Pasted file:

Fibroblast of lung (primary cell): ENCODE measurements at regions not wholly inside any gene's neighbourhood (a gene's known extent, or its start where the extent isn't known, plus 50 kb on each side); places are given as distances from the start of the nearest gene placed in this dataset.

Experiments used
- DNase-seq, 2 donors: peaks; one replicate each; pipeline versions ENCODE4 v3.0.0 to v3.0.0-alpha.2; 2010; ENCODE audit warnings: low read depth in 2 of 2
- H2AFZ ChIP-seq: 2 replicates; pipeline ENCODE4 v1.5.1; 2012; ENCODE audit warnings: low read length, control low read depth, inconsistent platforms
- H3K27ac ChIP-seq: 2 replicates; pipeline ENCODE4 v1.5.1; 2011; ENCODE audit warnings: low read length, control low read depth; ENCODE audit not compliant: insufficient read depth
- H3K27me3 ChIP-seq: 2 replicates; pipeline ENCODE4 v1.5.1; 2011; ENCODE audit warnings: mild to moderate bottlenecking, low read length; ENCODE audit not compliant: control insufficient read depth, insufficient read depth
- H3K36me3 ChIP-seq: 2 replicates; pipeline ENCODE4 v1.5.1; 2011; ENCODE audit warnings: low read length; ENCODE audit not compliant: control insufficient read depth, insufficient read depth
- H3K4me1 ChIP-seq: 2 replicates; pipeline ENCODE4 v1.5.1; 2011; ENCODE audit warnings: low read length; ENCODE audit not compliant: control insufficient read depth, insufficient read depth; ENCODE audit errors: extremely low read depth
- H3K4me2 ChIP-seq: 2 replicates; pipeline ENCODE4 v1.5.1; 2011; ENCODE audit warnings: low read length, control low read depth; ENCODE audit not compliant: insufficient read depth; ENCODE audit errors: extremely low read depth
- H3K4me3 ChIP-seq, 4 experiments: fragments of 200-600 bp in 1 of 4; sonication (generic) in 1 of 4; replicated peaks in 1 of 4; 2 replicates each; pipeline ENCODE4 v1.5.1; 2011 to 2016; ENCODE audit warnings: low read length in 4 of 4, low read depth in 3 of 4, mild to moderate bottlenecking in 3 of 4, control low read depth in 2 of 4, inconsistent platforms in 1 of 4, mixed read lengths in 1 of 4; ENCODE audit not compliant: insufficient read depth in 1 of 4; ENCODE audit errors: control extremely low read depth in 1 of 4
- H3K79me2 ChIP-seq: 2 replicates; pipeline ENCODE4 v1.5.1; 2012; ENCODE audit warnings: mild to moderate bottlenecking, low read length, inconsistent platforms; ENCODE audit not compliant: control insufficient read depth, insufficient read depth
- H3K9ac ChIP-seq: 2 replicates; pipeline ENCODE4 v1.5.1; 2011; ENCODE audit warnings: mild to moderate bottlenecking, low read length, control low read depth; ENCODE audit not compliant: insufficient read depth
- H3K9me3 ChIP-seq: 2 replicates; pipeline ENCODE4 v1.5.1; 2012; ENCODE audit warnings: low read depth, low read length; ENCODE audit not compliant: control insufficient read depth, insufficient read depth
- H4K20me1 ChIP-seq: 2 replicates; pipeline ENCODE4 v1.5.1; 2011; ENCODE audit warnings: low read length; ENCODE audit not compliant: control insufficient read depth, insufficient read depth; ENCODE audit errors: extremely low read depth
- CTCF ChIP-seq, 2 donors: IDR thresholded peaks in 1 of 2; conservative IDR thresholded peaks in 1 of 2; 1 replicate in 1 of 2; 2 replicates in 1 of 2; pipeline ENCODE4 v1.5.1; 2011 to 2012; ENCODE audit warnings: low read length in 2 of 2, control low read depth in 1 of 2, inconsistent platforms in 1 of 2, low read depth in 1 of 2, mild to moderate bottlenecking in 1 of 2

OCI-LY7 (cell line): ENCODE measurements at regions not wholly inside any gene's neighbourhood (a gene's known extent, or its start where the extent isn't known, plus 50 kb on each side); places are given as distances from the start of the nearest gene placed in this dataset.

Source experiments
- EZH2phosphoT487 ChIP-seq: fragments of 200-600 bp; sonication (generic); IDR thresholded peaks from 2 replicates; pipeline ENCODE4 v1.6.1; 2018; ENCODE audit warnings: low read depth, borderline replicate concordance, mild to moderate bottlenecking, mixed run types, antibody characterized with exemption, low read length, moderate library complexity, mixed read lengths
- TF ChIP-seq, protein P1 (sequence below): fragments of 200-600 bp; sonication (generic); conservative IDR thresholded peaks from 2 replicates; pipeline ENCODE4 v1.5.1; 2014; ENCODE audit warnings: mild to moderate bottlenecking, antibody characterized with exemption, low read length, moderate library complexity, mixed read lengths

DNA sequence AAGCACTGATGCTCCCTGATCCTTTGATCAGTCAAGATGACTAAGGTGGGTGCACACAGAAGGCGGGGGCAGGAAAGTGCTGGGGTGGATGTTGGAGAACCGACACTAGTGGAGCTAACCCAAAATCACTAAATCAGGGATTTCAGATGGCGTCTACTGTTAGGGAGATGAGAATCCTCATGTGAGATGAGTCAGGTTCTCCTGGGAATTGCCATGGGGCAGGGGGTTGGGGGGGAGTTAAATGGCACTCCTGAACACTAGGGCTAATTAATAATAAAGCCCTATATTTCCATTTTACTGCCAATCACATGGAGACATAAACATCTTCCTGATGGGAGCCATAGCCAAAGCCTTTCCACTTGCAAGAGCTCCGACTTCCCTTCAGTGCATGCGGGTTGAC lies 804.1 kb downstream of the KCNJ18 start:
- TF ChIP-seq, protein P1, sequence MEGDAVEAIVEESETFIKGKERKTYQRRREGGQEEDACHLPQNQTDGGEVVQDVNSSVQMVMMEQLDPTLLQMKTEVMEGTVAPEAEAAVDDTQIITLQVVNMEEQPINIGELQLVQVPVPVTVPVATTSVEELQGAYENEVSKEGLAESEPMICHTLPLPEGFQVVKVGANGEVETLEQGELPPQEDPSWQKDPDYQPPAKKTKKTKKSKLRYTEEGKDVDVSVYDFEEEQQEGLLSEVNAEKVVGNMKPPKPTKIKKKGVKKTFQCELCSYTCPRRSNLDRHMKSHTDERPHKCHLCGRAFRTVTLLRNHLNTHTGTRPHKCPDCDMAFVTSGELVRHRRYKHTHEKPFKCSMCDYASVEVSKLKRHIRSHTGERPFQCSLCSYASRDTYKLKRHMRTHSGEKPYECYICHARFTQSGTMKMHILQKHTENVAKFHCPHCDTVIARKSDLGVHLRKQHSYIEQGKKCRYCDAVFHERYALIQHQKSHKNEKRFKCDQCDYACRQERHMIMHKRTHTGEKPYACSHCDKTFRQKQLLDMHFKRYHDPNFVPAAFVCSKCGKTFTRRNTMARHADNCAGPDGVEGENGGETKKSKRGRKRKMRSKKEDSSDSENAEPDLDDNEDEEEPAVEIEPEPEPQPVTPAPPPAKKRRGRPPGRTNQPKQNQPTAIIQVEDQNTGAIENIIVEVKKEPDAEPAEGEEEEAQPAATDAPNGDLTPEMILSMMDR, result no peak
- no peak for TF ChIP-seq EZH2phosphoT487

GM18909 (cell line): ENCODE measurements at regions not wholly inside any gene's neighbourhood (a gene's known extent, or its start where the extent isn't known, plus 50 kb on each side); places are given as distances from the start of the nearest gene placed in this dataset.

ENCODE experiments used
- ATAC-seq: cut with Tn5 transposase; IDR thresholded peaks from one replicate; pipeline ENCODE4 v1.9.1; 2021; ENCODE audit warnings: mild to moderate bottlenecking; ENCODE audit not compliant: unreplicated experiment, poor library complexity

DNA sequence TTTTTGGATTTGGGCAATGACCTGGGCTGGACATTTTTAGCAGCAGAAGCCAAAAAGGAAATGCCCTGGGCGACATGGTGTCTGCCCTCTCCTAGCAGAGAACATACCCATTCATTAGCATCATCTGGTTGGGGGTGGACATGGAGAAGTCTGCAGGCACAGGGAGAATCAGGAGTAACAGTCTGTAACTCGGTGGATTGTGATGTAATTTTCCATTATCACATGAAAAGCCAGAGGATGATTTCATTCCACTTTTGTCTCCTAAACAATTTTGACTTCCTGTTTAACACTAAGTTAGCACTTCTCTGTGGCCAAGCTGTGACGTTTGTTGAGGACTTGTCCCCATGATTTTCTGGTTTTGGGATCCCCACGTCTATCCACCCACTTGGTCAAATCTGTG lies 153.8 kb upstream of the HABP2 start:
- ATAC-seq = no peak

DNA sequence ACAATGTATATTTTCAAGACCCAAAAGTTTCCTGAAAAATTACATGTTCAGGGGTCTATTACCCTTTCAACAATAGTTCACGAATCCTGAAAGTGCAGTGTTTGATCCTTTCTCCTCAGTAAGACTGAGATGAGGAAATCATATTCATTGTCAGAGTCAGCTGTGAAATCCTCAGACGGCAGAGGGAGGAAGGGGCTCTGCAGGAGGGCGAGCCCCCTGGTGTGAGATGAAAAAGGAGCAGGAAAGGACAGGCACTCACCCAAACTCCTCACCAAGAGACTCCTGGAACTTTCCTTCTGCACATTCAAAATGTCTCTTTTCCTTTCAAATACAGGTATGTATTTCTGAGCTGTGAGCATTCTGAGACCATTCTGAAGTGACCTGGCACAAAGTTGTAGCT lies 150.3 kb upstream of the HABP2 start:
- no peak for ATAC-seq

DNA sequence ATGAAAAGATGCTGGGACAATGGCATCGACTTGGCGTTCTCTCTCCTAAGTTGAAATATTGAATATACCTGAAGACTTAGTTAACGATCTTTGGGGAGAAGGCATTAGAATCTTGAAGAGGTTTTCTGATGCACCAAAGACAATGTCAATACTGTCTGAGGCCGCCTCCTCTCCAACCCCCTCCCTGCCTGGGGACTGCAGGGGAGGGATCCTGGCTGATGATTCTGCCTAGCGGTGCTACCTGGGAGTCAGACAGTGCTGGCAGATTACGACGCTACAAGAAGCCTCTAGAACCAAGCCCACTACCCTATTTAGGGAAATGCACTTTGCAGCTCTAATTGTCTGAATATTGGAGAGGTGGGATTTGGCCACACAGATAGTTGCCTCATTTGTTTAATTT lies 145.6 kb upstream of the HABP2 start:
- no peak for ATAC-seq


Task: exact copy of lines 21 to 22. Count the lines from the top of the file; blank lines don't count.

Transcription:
- TF ChIP-seq, protein P1, sequence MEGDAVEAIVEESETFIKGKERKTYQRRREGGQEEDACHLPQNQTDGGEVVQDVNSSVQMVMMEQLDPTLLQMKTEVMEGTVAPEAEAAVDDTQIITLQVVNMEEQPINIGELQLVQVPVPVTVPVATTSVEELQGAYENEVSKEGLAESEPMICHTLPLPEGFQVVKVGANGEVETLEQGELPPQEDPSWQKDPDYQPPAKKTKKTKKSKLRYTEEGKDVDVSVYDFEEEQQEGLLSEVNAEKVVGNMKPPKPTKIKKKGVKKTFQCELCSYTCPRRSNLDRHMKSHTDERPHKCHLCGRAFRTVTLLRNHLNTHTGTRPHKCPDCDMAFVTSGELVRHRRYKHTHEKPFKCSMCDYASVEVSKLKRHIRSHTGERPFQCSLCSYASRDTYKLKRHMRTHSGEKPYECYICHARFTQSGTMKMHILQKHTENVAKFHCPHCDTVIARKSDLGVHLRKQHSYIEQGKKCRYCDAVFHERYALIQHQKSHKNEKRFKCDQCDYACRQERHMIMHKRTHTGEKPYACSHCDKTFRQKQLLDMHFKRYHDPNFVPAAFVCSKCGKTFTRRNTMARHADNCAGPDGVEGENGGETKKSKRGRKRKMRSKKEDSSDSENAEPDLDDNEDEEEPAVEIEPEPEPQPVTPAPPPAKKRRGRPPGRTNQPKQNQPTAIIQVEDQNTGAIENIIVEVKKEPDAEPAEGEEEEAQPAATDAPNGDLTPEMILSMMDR, result no peak
- no peak for TF ChIP-seq EZH2phosphoT487